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Source of the Chicago River

The other day I rode up to see the source of the Chicago River. The river has several branches and forks, and its natural source lies far to the north near the Wisconsin border, flowing through the Skokie Lagoons and the Botanical Garden. But it could be argued that the largest contributor to the flow in the river is the Northside Sewage Treatment plant that pumps out an average of 333 million gallons of treated water per day, coming from the entire north side of the city and several suburbs.

Fishing at the Sewage Treatment Plant

Recently the Alliance for the Great Lakes released a report urging the city to change the way it treats its wastewater. The treatment plant cleans the sewage from the wastewater but does little to cleanse the water of bacteria or viruses passing through the system. Most all other cities around the country use chlorination/dechlorination or UV treatment to disinfect wastewater before it is released into open water. But Chicago simply dumps the brew into the river. Some of you Chicago River boaters may have personal experience with these little beasties that can cause gastroenteritis, leptospirosis, salmonellosis, shigellosis, even cryptosporidiosis.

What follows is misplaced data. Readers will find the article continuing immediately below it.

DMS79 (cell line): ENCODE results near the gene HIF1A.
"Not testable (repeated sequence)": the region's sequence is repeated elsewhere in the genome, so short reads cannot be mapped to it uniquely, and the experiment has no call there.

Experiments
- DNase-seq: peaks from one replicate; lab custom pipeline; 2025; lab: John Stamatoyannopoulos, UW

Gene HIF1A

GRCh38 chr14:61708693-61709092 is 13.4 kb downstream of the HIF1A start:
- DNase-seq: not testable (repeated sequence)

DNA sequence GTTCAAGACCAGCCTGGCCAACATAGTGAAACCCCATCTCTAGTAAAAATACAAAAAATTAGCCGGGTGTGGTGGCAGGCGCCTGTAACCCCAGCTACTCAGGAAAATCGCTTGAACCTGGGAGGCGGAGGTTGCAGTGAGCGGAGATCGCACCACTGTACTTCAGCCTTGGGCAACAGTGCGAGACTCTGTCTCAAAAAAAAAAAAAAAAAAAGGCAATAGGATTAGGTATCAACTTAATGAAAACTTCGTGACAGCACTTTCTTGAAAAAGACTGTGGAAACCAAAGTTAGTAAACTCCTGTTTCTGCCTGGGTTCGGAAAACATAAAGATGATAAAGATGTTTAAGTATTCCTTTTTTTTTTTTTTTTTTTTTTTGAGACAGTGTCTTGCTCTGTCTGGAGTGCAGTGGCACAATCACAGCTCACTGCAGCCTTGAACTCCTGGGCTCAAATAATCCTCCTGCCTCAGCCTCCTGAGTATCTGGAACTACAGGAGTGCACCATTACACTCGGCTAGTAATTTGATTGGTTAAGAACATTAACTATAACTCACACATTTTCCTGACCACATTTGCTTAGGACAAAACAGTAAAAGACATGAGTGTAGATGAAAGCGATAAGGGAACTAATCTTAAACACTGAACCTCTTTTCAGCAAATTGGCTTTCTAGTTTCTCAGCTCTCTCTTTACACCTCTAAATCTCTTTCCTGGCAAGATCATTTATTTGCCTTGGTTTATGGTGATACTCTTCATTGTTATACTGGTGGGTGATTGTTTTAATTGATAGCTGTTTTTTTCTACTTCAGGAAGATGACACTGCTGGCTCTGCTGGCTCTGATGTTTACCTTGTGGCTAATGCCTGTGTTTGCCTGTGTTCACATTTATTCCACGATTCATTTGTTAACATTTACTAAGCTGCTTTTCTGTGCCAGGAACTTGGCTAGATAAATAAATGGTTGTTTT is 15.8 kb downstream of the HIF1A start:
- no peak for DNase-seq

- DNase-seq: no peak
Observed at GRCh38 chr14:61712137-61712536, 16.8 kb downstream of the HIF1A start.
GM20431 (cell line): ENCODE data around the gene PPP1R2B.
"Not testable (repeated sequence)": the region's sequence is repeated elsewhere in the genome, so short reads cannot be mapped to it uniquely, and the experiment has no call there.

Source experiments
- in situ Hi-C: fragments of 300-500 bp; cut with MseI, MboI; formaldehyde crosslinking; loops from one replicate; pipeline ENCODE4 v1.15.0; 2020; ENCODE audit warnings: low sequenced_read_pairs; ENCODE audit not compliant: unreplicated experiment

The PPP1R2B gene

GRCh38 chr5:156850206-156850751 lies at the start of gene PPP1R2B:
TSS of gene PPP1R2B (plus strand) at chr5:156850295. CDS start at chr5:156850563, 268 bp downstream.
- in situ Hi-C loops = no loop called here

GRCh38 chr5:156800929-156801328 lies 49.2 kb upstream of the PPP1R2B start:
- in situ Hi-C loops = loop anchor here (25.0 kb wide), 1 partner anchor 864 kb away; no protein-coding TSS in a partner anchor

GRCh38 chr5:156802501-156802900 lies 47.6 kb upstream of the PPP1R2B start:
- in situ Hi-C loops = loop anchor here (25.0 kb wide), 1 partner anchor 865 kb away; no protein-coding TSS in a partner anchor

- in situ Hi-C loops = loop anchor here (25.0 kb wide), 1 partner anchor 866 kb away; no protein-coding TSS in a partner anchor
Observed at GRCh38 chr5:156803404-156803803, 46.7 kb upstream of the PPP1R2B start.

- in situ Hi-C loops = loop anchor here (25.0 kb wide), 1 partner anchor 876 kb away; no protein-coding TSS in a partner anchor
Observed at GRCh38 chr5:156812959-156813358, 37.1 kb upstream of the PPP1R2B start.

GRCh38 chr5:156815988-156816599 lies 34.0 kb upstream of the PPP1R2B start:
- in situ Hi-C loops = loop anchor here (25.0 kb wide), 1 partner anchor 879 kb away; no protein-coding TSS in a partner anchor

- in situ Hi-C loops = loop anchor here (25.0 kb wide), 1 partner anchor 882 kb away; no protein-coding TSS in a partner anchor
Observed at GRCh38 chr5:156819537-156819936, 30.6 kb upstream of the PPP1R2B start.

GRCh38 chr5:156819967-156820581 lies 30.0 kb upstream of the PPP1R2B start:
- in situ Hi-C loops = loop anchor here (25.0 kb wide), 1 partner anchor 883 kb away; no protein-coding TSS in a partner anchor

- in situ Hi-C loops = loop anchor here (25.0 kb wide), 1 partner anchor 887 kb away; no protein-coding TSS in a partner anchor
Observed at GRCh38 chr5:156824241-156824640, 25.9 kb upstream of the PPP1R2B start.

Farther downstream, the river gradually cleans itself up. Below Grand Ave, water seeping through the locks from Lake Michigan gives the river a boost of freshness, only to be lost when passing by the world's largest sewage treatment plant, in Stickney. Beyond there, the river is not recommended for swimming until you get downstream past Lockport.

Human Body Contact

What surprised me while watching the sewage treatment outflow was all the wildlife present there. In just 10 minutes I saw turtles, ducks, a kingfisher, cormorant, night heron, bittern, all in this little spot.

Birdlife at the Sewage Treatment Plant

The fast-moving water entering the sluggish canal must be a magnet for fish. Just downstream of the sewage treatment plant outflow a group of fishermen & women cast their lines. And indeed, I did see a lot of fish jumping and splashing in the murky water.

Fishing at the Sewage Treatment Plant

Just above the scene, the Skokie Swift raced by periodically.

Skokie Swift

The train provides the best view into the workings of the plant, with its circular settling ponds and aeration beds. When it was built in 1927, it was the world's largest wastewater treatment plant, an honor now held by the plant in Stickney. For now, the only vista I could find was this one, from an asphalt knob near Mount Trashmore, looking across the river at the handsome brick towers of the compound.

Bridge view from Mount Trashmore

Comments (1)


This is incentive to peddle as fast as possible to Lockport!

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This page contains a single entry from the blog posted on August 15, 2007 10:16 AM.

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